·         Supplanting Calories – Giving large quantities of juice or milk substitutes, or other empty calories like potatoes can cause feeding problems. The body will pull the easiest calories it finds first and then tell the brain that it doesn’t need the rest. What that means is that a child who is drinking a lot of juice or milk substitutes (which are VERY high in sugar,) or candy, the body will take the calories from those first and then tell the brain that it’s not hungry anymore. What happens then is that a child just drinks the juice and will eat very little to no food and starts losing weight. This can create a viscous cycle and cause a feeding disorder. A child should not have more than six ounces of juice, soda or milk substitute per day. Then the body will pull the calories out of the more complex foods, along with their nutrients, which is your goal!

Calcium Supplementation
The RDA (Recommended Daily Allowance) for calcium for children is 800-1200 mg per day. Without dairy products, this is virtually impossible to meet without giving a supplement. Fortunately, calcium supplements are cheap and available in pills, liquid, chewable and powder forms.

Some GFCF flours:  Almond, pecan, and rice flours; potato starch, tapioca starch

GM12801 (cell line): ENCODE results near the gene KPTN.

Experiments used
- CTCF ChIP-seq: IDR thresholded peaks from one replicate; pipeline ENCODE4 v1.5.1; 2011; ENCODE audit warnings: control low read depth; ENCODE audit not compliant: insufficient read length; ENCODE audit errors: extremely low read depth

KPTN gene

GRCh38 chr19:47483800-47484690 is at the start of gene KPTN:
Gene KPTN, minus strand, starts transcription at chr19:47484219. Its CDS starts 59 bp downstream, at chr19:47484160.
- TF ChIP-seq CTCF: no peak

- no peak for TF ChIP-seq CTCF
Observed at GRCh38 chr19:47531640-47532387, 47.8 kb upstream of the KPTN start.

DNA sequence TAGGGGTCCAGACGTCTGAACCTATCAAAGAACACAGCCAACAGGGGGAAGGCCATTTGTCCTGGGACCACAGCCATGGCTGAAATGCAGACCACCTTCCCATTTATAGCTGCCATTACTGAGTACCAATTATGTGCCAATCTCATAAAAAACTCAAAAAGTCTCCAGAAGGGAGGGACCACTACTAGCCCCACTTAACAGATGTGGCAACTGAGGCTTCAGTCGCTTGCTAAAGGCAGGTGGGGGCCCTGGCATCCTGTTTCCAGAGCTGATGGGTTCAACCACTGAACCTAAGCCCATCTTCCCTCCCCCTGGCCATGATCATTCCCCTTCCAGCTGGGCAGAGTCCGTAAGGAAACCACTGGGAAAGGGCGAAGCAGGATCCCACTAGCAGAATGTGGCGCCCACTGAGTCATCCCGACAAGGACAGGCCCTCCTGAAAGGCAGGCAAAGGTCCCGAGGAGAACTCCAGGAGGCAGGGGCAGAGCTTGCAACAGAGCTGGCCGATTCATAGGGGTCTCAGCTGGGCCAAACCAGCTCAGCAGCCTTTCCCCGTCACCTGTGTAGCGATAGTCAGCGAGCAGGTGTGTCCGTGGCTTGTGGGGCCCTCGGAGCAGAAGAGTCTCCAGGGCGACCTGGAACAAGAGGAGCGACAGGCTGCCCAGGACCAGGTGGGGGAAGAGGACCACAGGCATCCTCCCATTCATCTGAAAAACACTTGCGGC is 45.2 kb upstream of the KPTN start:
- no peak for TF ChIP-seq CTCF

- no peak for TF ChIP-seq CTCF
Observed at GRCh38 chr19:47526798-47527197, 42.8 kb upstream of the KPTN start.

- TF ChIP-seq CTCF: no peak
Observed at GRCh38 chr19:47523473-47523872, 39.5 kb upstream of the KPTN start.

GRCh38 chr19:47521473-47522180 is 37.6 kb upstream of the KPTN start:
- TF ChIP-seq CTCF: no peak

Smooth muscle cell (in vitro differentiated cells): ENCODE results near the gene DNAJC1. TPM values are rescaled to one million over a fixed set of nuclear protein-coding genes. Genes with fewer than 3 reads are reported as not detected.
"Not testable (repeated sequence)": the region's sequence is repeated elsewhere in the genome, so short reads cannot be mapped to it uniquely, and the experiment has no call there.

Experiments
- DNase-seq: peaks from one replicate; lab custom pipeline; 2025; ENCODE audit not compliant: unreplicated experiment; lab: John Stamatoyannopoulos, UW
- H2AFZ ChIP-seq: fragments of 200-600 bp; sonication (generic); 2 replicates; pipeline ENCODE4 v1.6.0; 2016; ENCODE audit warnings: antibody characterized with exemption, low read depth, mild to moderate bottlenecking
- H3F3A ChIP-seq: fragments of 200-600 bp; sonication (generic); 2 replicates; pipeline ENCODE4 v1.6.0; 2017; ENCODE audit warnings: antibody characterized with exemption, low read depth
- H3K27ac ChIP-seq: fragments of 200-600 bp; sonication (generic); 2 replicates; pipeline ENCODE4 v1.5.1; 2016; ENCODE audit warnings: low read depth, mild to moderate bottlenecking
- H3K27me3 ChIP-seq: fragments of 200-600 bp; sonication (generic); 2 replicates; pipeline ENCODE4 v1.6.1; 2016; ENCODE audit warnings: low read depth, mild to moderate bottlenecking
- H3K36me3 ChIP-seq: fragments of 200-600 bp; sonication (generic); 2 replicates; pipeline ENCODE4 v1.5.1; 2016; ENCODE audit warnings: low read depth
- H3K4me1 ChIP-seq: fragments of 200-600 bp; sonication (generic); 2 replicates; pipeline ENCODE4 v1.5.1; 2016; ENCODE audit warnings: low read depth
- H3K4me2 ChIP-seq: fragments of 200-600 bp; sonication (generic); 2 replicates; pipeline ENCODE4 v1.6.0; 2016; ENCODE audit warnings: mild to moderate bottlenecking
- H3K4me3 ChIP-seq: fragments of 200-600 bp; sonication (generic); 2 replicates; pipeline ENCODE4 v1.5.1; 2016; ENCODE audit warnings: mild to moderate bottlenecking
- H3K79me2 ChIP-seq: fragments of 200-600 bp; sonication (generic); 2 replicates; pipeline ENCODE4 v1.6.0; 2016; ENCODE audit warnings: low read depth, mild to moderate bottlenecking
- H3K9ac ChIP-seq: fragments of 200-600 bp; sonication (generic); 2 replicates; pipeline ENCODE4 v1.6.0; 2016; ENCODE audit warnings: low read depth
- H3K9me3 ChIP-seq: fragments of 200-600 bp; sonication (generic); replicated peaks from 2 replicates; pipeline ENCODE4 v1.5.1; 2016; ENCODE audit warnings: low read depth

Some Milk Substitutes
  • Almond Breeze Almond Milk (plain, vanilla and chocolate)
  • Rice Milk (many brands are available in local grocery stores, make sure they are GFCF as some aren’t) plain, vanilla, chocolate, organic, some are in the refrigerated section too.
  • Coconut Milk
Oil and Butter Substitutes
  • Coconut Oil/Butter (substitute 3/4 cup coconut oil/butter for 1 cup shortening)
  • Earth Balance Natural Buttery Spread – Soy-Free
  • Use fruit butters in place of oils in recipes

Recipes, ideas, information         TACA’s GFCF page
The book Nourishing Hope  by Julie Matthews

Indy Resources           TACA Meetings           Delivery of organic produce to your house

Where to buy vitamins, probiotics, and enzymes           Houston Enzymes             Kirkman   (vitamins and supplements)

Message me through my Facebook page if you have questions! 😊  Sheila

Hayden's Diet and Supplements

Hayden recently switched therapists at Cornerstone, and I typed this up so they would know why this crazy mom is sending in baggies of strange orange and black powders, and what the heck it's all for.  I thought some of you would be interested to see what I'm doing at home, and where we are with Hayden's current plan. Of course keep in mind that I'm not a nutrition expert, and feel free to correct me if any of the below information is incorrect.  For brevity I didn't list every last benefit of all the supplements, so there are many more reasons for taking them.  And, I feel there is a long way to go still to help Hayden improve, don't get me wrong.  But boy has this kid come a long way in 2 years!  Thanks for reading! : )